According to the Merriam-Webster Dictionary, the definition of the word fat is the following: “notable for having an unusual amount of fat.”  So by that description, I am indeed fat.  There I said it. If you could not tell by the title, this is how I see myself.  This is how I’ve always seen myself.  Now when people learn this I get the usual:  “You are not fat” or “You don’t look that big.”  To others that may very well be the case.  But the camera lens never lies honey.  When I see myself in pictures (the rare times that I allow one to be taken) I see my truth.  And that truth is:  I’m fat.  Now before you start thinking that this is going to be a “Debbie Downer” piece or that I’m looking for sympathy, it’s not. Trust me.  I’m a 40 year old woman who knows good and damn well how she got here.

I wasn’t taken proper care of myself.

Hell, I still don’t always take proper care of myself.  And there lies the problem.  I feel as though if I can so easily state that I am fat, then I should be equally able to admit why this has happened.  Accept full responsibility for myself and my actions.  Or in this case, lack thereof.  Now I could sit here and write that I have “fat genes” which could very well be a thing.  Or say I have “big bones” which is not a real thing.  Yes, people have used that as an explanation before.  But for me personally, it didn’t have to be this way.  I unknowingly chose to be this way.  This way was more comfortable than actually having to move my body a few times a week.  This way was more comfortable than actually having to prepare a healthy meal.  This way (and I’m being perfectly honest here) felt and tasty better far better than taking care of myself.  Isn’t that some shit to actually realize about you. (Insert emoji with hand over the face)

So it’s time to make a change.  A real serious lifestyle change that I will realistically live by.  This time last year, I weighed 210 pounds respectively.  I had lost 30 pounds to get to that point.  Now in my mind, I was still fat, but I was well on my way to my first big goal. Finally weighing under 200 pounds for the first time in years.  I was feeling better about myself, my clothes were looking better on me and I had more energy.  Then life happened…..again.  I started feeling a bit down somewhere between mid to late summer. By fall I hit that terrible wall of full-blown depression.  I stopped working out completely. But since I wasn’t gaining, I thought I was okay.  Some days I would eat all day and other days I would barely eat at all.  In early September I found out that I was going to have to have major surgery.  That diagnosis sent me over the edge both mentally and physically. In October I began seeing a therapist because I knew I needed help in a major way.  I’ve been seeing her since then, and now mentally I’m in a more positive space in my mind. Despite that, by the day of the surgery (December 27th), I had gained back 15 pounds. And now I weigh more than when I originally started losing weight last summer.  And if the scale didn’t tell me, my knees sure did.  It’s time to get this fat under control.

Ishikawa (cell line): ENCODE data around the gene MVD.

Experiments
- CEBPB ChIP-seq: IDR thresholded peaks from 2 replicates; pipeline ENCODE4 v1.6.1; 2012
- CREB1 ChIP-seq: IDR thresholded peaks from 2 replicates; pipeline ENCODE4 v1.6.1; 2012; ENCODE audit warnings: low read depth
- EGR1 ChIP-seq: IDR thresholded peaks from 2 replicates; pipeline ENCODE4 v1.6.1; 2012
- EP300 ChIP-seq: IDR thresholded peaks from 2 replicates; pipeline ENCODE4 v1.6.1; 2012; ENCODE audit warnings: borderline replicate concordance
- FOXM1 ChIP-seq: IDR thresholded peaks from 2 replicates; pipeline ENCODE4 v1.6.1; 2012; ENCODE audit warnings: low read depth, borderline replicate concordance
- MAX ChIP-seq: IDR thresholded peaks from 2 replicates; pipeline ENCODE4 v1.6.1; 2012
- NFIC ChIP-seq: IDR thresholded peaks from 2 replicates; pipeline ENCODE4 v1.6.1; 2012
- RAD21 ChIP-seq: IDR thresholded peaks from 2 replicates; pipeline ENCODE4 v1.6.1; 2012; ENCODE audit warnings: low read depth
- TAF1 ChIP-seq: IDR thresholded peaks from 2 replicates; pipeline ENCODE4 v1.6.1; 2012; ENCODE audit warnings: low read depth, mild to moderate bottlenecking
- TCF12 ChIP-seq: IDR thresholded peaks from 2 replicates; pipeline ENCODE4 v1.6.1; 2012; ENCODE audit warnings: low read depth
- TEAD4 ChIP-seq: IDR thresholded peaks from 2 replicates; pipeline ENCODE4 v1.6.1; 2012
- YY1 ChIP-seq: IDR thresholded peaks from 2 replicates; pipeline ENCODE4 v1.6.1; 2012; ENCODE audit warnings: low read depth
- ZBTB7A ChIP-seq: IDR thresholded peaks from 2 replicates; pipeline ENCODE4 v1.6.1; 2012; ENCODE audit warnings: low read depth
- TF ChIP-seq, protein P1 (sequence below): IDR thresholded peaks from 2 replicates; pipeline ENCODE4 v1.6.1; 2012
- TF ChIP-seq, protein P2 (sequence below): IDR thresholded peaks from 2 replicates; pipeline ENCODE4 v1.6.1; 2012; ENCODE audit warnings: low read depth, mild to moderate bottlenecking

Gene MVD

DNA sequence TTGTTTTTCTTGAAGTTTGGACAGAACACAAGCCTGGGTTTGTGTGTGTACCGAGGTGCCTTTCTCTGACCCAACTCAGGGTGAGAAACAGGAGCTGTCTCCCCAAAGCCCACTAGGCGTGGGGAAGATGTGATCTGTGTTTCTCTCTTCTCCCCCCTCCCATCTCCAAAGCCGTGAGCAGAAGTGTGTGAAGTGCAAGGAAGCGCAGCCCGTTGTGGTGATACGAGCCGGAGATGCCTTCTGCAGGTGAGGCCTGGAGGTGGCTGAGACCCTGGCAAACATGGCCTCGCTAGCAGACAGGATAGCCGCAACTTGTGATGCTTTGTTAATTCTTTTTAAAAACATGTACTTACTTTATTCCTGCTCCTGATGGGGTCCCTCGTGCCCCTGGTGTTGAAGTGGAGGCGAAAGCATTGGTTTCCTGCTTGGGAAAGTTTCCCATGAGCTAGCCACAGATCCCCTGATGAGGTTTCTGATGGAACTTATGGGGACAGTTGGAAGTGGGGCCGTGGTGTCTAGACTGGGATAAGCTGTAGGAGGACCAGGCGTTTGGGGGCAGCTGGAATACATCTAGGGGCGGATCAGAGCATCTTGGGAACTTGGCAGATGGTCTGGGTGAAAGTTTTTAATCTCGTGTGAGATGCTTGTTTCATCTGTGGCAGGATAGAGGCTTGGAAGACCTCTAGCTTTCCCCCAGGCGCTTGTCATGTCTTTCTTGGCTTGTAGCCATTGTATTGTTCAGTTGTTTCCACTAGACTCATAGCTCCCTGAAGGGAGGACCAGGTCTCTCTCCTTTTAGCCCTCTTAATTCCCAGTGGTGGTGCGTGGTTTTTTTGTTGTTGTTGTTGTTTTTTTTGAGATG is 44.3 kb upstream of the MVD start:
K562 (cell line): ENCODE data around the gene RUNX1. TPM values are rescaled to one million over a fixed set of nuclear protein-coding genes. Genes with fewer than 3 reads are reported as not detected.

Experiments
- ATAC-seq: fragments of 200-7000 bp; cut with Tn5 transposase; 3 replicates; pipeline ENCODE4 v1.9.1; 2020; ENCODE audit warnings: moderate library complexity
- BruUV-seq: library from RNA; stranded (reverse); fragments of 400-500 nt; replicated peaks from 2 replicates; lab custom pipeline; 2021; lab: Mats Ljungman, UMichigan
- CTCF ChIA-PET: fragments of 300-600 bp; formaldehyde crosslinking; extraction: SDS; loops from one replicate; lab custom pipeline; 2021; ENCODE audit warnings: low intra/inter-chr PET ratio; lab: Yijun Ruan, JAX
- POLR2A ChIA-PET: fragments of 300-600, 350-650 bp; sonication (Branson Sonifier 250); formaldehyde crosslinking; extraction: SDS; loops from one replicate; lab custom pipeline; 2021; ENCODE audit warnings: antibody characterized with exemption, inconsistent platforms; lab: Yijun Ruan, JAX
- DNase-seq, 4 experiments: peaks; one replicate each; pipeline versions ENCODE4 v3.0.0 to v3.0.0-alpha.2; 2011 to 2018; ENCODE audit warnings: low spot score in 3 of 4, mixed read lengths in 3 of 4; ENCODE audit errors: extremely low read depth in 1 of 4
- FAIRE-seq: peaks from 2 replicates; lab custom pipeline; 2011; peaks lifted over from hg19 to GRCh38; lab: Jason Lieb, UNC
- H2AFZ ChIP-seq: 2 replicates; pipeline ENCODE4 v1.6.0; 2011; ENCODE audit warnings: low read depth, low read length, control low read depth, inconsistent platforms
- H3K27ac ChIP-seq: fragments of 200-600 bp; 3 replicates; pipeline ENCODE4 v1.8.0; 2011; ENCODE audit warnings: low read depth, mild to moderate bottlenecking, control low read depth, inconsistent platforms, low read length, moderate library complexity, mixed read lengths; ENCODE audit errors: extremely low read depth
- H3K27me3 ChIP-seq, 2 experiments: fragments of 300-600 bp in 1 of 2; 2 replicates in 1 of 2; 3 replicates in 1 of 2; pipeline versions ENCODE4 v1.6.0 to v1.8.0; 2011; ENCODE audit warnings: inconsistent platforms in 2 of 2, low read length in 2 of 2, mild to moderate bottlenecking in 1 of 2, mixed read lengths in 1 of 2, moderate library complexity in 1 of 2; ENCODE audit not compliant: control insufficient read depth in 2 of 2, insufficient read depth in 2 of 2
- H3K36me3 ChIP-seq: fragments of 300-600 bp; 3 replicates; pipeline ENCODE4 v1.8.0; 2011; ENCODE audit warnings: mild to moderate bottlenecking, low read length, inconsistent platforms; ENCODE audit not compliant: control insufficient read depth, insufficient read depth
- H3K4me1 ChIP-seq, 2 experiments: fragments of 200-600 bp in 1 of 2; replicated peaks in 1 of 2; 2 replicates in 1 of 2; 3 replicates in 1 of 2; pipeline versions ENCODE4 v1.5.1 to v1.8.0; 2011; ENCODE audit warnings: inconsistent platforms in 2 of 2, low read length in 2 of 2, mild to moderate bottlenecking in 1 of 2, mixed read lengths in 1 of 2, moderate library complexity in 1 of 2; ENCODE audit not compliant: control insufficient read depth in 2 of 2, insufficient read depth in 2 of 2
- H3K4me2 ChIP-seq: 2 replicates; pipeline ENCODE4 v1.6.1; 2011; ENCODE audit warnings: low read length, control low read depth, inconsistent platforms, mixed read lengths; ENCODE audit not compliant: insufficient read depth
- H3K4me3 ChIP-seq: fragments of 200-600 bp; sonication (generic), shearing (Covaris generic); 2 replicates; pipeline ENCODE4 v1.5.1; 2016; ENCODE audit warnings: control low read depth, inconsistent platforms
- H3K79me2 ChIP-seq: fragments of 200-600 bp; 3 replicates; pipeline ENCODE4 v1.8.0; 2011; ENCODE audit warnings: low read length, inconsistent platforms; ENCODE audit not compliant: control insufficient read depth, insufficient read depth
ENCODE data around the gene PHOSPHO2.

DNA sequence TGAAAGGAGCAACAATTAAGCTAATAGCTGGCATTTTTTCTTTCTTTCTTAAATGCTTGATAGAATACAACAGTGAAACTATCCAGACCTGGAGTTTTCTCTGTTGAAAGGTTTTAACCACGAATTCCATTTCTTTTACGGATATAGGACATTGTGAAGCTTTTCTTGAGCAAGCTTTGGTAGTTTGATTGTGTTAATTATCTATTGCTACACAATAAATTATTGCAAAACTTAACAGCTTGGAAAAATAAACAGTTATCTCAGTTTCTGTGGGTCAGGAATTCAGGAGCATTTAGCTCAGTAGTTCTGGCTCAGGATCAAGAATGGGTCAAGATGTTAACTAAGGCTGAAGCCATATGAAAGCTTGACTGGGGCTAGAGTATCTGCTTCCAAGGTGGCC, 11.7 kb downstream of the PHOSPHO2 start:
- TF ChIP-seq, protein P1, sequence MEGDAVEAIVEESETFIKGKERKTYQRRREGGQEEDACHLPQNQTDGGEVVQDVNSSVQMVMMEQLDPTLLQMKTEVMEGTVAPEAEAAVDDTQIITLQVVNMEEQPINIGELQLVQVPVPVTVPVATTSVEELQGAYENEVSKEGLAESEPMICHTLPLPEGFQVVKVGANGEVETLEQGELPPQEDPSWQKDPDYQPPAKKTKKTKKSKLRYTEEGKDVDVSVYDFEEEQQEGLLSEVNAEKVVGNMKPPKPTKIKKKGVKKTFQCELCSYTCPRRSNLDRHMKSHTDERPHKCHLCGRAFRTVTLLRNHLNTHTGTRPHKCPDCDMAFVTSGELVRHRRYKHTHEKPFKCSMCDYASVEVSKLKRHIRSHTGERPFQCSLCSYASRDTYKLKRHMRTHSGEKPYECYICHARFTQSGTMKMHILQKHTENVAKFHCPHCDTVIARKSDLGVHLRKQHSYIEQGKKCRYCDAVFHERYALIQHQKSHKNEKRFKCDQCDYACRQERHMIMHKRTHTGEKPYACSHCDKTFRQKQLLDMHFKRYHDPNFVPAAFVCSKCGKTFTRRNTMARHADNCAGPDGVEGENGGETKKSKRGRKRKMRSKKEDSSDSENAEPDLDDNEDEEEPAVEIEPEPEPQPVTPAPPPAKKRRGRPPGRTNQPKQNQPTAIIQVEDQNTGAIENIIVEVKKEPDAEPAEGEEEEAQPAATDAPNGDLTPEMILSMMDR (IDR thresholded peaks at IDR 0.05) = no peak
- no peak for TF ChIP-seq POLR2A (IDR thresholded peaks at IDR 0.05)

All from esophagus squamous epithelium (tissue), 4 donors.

It comes down to this: I’m sick and tired of being sick and tired. Period.
So I’m going to post once at the end of every month on this blog with an entry titled, “Fat Girl Chronicles.”  I’m going to talk about all the challenges, the setbacks, and triumphs that I experienced within that month.  The good, bad, ugly and the truth.  Changing who I am in context to how I deal with food and fitness won’t be easy or pretty.  Trying to improve or change aspects of oneself rarely is.  It’s actually a bit scary that I’m putting all my business out on Front Street like this.  Maybe if I share my truth with the world, I’ll hold myself more accountable.  I’m sure it will probably be, at times, an uncomfortable journey that I must undertake.  It is important that I do this in order to reach my goals and achieve my dreams.  So that I can finally start living the life that I want to live.

Support System of One

(Disclaimer- I proofread this post a dozen times and used Grammarly to help. If you see any mistakes, forgive me I’m only human. And I am not perfect. Thanks for reading!)